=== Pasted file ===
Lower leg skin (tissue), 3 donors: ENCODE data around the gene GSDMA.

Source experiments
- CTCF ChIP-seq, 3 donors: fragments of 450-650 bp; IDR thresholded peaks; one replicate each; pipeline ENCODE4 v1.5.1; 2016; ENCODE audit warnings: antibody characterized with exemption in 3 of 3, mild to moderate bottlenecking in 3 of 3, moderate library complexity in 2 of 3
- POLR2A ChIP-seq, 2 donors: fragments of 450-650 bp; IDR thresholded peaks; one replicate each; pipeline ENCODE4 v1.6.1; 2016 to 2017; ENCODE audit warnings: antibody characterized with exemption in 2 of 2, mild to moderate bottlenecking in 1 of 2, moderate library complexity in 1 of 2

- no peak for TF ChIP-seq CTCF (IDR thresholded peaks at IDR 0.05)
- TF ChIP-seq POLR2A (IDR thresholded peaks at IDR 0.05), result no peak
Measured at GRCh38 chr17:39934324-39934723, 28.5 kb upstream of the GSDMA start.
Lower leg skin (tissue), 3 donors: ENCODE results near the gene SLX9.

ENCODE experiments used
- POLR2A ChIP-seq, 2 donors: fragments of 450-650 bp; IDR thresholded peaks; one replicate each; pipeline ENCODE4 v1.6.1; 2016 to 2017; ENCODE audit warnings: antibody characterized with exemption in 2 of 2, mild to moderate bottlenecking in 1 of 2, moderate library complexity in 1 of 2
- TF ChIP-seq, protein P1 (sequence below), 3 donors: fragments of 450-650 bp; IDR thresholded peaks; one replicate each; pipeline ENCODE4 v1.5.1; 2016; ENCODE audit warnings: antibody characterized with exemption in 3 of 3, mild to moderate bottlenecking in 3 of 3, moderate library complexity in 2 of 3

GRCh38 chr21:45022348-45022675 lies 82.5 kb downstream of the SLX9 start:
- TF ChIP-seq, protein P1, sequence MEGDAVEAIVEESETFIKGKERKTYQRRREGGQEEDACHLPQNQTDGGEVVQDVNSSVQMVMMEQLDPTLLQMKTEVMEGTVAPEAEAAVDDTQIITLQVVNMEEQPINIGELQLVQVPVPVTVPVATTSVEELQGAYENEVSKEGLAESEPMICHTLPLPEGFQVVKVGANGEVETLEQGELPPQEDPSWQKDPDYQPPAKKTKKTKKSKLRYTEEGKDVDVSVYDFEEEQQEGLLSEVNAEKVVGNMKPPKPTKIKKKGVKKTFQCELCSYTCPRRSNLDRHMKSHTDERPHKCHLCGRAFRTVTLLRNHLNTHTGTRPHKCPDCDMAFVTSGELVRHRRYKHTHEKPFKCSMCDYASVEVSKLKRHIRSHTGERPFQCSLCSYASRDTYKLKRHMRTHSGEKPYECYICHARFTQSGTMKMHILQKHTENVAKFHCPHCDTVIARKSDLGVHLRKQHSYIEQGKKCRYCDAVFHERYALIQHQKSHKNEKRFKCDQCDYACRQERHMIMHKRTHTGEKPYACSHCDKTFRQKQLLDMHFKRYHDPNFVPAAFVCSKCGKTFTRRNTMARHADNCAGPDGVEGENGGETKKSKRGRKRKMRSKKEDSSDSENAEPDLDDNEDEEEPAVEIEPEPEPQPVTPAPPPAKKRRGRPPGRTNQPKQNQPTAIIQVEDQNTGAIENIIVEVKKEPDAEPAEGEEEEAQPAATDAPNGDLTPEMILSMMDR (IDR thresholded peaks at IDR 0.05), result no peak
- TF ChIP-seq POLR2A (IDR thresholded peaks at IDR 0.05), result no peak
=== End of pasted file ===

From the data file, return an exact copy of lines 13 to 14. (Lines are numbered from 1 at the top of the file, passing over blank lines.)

- TF ChIP-seq, protein P1, sequence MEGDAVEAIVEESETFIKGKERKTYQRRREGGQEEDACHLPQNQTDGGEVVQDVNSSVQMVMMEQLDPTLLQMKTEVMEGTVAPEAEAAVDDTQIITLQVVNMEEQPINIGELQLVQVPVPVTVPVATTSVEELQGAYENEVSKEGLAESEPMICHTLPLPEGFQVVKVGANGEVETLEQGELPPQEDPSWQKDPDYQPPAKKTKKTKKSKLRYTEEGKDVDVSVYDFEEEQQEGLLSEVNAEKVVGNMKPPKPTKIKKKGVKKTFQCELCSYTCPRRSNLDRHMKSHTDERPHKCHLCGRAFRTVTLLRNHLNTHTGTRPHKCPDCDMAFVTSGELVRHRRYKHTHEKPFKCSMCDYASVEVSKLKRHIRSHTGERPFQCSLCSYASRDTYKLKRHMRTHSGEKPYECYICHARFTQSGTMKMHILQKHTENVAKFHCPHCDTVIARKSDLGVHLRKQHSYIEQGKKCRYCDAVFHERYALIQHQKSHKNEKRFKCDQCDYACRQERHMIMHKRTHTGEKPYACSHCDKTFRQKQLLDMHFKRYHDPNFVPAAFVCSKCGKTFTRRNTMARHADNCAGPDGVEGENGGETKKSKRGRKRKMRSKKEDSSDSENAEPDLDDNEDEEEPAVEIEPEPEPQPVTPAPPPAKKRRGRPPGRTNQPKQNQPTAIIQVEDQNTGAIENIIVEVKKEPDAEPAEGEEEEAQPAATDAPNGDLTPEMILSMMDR (IDR thresholded peaks at IDR 0.05), result no peak
- TF ChIP-seq POLR2A (IDR thresholded peaks at IDR 0.05), result no peak